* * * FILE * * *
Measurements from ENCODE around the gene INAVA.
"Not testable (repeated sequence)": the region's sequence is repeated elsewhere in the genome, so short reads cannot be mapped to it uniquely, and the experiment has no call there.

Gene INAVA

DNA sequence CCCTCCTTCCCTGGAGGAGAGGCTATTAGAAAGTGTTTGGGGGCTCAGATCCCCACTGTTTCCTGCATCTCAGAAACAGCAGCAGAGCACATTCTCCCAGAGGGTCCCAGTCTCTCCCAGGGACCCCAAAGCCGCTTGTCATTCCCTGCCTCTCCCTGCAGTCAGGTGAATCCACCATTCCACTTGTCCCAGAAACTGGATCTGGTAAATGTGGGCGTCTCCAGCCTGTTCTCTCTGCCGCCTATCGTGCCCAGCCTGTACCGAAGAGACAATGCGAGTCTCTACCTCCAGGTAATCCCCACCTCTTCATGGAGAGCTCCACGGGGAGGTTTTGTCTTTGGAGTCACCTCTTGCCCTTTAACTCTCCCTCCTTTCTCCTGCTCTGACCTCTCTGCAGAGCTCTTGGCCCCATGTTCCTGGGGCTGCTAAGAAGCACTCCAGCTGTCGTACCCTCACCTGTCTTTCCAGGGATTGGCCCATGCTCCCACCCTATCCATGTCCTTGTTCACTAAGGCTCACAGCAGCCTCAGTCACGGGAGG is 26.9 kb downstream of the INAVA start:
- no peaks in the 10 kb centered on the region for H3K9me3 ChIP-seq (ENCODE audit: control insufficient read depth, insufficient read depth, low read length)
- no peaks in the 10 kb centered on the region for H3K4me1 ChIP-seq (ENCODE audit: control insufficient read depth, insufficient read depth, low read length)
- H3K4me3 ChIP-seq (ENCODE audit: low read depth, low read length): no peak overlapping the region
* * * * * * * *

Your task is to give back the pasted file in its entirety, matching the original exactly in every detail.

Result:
Measurements from ENCODE around the gene INAVA.
"Not testable (repeated sequence)": the region's sequence is repeated elsewhere in the genome, so short reads cannot be mapped to it uniquely, and the experiment has no call there.

Gene INAVA

DNA sequence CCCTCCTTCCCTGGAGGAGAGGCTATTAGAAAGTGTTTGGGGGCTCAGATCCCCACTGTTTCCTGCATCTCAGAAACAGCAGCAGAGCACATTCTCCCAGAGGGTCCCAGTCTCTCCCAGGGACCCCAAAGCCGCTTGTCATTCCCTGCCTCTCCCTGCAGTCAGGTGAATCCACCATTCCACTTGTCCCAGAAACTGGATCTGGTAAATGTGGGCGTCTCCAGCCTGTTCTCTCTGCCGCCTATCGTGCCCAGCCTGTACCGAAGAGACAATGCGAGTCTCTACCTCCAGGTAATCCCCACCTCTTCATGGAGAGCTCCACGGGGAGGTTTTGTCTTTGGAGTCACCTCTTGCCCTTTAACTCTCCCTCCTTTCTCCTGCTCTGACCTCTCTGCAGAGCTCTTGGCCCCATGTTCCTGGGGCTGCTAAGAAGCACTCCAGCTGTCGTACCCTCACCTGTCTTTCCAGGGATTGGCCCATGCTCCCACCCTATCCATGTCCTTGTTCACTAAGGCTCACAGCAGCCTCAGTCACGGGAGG is 26.9 kb downstream of the INAVA start:
- no peaks in the 10 kb centered on the region for H3K9me3 ChIP-seq (ENCODE audit: control insufficient read depth, insufficient read depth, low read length)
- no peaks in the 10 kb centered on the region for H3K4me1 ChIP-seq (ENCODE audit: control insufficient read depth, insufficient read depth, low read length)
- H3K4me3 ChIP-seq (ENCODE audit: low read depth, low read length): no peak overlapping the region